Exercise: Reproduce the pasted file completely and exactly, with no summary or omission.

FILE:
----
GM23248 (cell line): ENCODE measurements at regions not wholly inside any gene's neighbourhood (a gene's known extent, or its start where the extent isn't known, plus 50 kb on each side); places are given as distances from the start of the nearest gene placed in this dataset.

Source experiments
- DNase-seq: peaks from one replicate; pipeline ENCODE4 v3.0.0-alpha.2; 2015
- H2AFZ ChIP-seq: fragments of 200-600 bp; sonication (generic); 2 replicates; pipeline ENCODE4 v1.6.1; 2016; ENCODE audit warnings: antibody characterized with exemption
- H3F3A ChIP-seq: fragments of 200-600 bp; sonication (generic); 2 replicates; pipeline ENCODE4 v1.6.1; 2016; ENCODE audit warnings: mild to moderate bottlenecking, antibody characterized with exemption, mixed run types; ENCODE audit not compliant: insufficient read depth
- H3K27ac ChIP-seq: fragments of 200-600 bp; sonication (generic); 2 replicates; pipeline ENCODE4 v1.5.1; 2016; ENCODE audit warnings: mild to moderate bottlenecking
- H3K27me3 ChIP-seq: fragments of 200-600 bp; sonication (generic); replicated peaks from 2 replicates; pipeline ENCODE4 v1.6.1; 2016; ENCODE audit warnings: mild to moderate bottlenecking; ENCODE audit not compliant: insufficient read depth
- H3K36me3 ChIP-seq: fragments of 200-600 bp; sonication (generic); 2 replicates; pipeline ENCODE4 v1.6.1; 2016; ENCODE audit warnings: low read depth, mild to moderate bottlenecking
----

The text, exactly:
GM23248 (cell line): ENCODE measurements at regions not wholly inside any gene's neighbourhood (a gene's known extent, or its start where the extent isn't known, plus 50 kb on each side); places are given as distances from the start of the nearest gene placed in this dataset.

Source experiments
- DNase-seq: peaks from one replicate; pipeline ENCODE4 v3.0.0-alpha.2; 2015
- H2AFZ ChIP-seq: fragments of 200-600 bp; sonication (generic); 2 replicates; pipeline ENCODE4 v1.6.1; 2016; ENCODE audit warnings: antibody characterized with exemption
- H3F3A ChIP-seq: fragments of 200-600 bp; sonication (generic); 2 replicates; pipeline ENCODE4 v1.6.1; 2016; ENCODE audit warnings: mild to moderate bottlenecking, antibody characterized with exemption, mixed run types; ENCODE audit not compliant: insufficient read depth
- H3K27ac ChIP-seq: fragments of 200-600 bp; sonication (generic); 2 replicates; pipeline ENCODE4 v1.5.1; 2016; ENCODE audit warnings: mild to moderate bottlenecking
- H3K27me3 ChIP-seq: fragments of 200-600 bp; sonication (generic); replicated peaks from 2 replicates; pipeline ENCODE4 v1.6.1; 2016; ENCODE audit warnings: mild to moderate bottlenecking; ENCODE audit not compliant: insufficient read depth
- H3K36me3 ChIP-seq: fragments of 200-600 bp; sonication (generic); 2 replicates; pipeline ENCODE4 v1.6.1; 2016; ENCODE audit warnings: low read depth, mild to moderate bottlenecking